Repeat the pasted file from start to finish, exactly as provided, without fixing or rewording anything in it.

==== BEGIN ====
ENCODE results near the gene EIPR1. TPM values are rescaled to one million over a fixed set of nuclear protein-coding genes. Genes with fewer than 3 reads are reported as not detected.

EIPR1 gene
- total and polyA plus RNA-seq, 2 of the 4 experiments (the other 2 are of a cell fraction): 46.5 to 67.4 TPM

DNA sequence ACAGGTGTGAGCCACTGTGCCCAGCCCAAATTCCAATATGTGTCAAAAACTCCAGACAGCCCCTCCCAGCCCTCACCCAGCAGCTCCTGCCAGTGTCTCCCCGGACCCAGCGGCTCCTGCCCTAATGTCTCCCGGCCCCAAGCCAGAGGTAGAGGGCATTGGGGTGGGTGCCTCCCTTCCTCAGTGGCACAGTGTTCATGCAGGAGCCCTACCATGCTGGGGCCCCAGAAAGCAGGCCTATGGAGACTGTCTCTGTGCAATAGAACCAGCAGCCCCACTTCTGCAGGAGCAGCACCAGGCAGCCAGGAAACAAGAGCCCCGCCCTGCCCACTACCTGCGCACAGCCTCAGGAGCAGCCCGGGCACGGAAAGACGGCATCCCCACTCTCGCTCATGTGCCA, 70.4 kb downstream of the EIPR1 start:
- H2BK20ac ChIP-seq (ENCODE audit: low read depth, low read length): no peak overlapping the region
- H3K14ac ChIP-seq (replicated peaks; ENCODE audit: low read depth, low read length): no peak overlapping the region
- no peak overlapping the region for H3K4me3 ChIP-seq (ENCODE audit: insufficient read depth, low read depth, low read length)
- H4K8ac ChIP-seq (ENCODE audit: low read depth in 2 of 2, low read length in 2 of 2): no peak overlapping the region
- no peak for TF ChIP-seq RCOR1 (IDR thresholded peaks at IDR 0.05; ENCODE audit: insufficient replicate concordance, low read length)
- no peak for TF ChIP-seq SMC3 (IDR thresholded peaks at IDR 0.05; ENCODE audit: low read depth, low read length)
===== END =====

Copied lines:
ENCODE results near the gene EIPR1. TPM values are rescaled to one million over a fixed set of nuclear protein-coding genes. Genes with fewer than 3 reads are reported as not detected.

EIPR1 gene
- total and polyA plus RNA-seq, 2 of the 4 experiments (the other 2 are of a cell fraction): 46.5 to 67.4 TPM

DNA sequence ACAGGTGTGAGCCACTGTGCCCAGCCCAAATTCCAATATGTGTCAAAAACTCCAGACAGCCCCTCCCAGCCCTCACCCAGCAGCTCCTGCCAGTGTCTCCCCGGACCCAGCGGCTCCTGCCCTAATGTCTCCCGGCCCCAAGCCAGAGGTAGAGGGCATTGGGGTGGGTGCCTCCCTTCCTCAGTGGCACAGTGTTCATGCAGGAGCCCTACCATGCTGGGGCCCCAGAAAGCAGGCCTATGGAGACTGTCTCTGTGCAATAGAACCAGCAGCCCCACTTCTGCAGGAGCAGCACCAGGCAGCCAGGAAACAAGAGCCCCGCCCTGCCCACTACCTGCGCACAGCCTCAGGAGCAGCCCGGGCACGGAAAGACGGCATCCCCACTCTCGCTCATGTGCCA, 70.4 kb downstream of the EIPR1 start:
- H2BK20ac ChIP-seq (ENCODE audit: low read depth, low read length): no peak overlapping the region
- H3K14ac ChIP-seq (replicated peaks; ENCODE audit: low read depth, low read length): no peak overlapping the region
- no peak overlapping the region for H3K4me3 ChIP-seq (ENCODE audit: insufficient read depth, low read depth, low read length)
- H4K8ac ChIP-seq (ENCODE audit: low read depth in 2 of 2, low read length in 2 of 2): no peak overlapping the region
- no peak for TF ChIP-seq RCOR1 (IDR thresholded peaks at IDR 0.05; ENCODE audit: insufficient replicate concordance, low read length)
- no peak for TF ChIP-seq SMC3 (IDR thresholded peaks at IDR 0.05; ENCODE audit: low read depth, low read length)